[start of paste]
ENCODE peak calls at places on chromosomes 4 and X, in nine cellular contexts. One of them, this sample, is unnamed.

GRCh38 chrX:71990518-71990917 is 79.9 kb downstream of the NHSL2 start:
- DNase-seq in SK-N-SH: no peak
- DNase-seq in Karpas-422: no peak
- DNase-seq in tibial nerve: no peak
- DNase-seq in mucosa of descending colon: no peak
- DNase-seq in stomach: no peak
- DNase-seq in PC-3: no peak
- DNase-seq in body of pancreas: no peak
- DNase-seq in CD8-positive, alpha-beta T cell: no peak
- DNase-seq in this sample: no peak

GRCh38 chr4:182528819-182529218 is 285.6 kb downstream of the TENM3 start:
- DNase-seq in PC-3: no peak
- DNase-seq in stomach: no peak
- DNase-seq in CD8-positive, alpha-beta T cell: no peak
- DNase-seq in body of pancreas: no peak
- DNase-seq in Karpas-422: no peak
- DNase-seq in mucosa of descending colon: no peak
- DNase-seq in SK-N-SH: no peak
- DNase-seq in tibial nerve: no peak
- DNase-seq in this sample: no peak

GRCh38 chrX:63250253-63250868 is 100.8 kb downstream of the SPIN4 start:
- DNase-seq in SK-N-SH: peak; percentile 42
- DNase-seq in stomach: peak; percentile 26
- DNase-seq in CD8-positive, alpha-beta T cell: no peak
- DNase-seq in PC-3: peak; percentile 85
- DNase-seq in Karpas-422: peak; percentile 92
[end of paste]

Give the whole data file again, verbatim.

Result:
ENCODE peak calls at places on chromosomes 4 and X, in nine cellular contexts. One of them, this sample, is unnamed.

GRCh38 chrX:71990518-71990917 is 79.9 kb downstream of the NHSL2 start:
- DNase-seq in SK-N-SH: no peak
- DNase-seq in Karpas-422: no peak
- DNase-seq in tibial nerve: no peak
- DNase-seq in mucosa of descending colon: no peak
- DNase-seq in stomach: no peak
- DNase-seq in PC-3: no peak
- DNase-seq in body of pancreas: no peak
- DNase-seq in CD8-positive, alpha-beta T cell: no peak
- DNase-seq in this sample: no peak

GRCh38 chr4:182528819-182529218 is 285.6 kb downstream of the TENM3 start:
- DNase-seq in PC-3: no peak
- DNase-seq in stomach: no peak
- DNase-seq in CD8-positive, alpha-beta T cell: no peak
- DNase-seq in body of pancreas: no peak
- DNase-seq in Karpas-422: no peak
- DNase-seq in mucosa of descending colon: no peak
- DNase-seq in SK-N-SH: no peak
- DNase-seq in tibial nerve: no peak
- DNase-seq in this sample: no peak

GRCh38 chrX:63250253-63250868 is 100.8 kb downstream of the SPIN4 start:
- DNase-seq in SK-N-SH: peak; percentile 42
- DNase-seq in stomach: peak; percentile 26
- DNase-seq in CD8-positive, alpha-beta T cell: no peak
- DNase-seq in PC-3: peak; percentile 85
- DNase-seq in Karpas-422: peak; percentile 92